More sport, less screen time - for every child

Like286
Post
Image
A basketball on a court

Yesterday, my team and I won the junior basketball league of Montenegro. But I will not be writing about this wonderful feeling of winning, because it would be impossible to truly describe it.

I have been training in basketball for several years now and I am convinced that my active engagement with sports has had a big impact on my development.

Firstly, I have learned to respect both my opponents and myself. I have learned how to believe in myself, to accept any defeat with dignity and to never give up, by committing myself to correcting mistakes. It has taught me patience, because hard work eventually leads to success.

I remember that during our first season we were the worst-placed team in the league, but we were not discouraged. This same team became the best yesterday.

I had been dreaming about days like yesterday. I am so happy that I experienced it.

I am convinced that my active engagement with sports has had a big impact on my development.

In addition to the sports activities that I am involved in, I have been participating in the media literacy campaign implemented by UNICEF and the Agency for Electronic Media of Montenegro for the past six months. A nationally representative survey was conducted in the context of the campaign, and to be honest, certain findings were devastating to me. The data in question motivated me to share my experiences with you:

One in two children in Montenegro did not attend any sporting event during the past year! The average child in Montenegro spends a total of eight hours in front of a screen!

Many parents criticize their children for the amount of time they spend in front of a screen, but they do not take any reasonable steps to change this practice.

Screen time must not replace time for involvement in sports, but it is hard to expect this to change if there is no one to take children to games.

Parents often do not support the idea of their children having too many extracurricular activities, fearing it could undermine their school attainment. In my opinion, this is a big mistake. Children need to learn how to be good at organizing activities and should never be deprived of the opportunity to express themselves. I am a holder of a Luča award for exceptional results at school, because, luckily, my parents understood this.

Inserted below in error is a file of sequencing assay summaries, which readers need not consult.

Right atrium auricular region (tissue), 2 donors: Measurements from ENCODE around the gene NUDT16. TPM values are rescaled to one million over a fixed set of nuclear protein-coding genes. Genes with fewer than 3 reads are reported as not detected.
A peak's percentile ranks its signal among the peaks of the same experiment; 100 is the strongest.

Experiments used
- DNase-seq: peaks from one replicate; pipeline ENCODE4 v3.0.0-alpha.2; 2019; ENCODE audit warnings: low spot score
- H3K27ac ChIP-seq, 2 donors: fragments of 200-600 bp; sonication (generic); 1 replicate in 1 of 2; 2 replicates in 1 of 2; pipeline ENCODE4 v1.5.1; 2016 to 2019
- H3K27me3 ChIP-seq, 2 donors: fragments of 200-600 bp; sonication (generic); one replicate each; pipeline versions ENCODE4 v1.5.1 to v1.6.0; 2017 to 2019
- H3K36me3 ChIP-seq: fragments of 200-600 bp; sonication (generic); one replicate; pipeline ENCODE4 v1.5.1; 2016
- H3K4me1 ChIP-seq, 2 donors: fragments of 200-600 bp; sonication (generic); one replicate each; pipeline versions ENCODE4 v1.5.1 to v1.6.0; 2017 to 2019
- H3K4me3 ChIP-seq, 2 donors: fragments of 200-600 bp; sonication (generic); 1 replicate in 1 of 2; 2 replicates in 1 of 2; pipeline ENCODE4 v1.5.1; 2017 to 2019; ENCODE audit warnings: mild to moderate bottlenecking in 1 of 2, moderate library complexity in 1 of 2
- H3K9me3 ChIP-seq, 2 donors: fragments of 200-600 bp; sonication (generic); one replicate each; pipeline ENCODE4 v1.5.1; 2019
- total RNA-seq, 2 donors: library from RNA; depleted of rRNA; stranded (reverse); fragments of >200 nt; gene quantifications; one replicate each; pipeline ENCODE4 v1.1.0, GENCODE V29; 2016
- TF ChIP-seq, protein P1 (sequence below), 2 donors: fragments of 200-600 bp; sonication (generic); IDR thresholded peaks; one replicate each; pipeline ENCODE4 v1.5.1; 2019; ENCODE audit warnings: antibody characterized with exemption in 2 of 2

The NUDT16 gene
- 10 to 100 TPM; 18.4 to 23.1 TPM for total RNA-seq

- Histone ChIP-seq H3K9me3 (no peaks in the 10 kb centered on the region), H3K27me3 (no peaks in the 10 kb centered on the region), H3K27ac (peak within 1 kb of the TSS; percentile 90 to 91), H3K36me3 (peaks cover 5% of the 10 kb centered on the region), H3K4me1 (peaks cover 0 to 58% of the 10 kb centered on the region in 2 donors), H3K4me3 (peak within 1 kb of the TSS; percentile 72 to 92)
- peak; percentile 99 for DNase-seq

Many parents criticize their children for the amount of time they spend in front of a screen, but they do not take any reasonable steps to change this practice.

I would like to see another issue resolved as soon as possible. Namely, we can see that membership fees in Montenegrin sports clubs remain very high. It is necessary to make sports activities free of charge for all children in Montenegro, especially when it comes to state-owned sports clubs!

Those people who are in any way responsible for sports in Montenegro should understand that they are also responsible for the data from the mentioned research.

My message to everyone would be – sports for every child in Montenegro!

Today.

 

Danilo, 19, is a first-year student at the Faculty of International Economics, Finance and Business. His passion is sports, and he done basketball for a very long time. He is currently involved in coaching and administration at his club. In addition, he loves being involved in various activities and organizations and contributing to the community. He is a volunteer of the Red Cross of Montenegro and a regular voluntary blood donor. Winning an award at UPSHIFT, he created an outdoor classroom (FOROOM) in his school and thus contributed to its improvement. Danilo is a member of the first team of 'UNICEF Volunteers - Young Reporters' formed in 2018 within the media literacy campaign 'Let's Choose What We Watch'.

 

Blog
Montenegro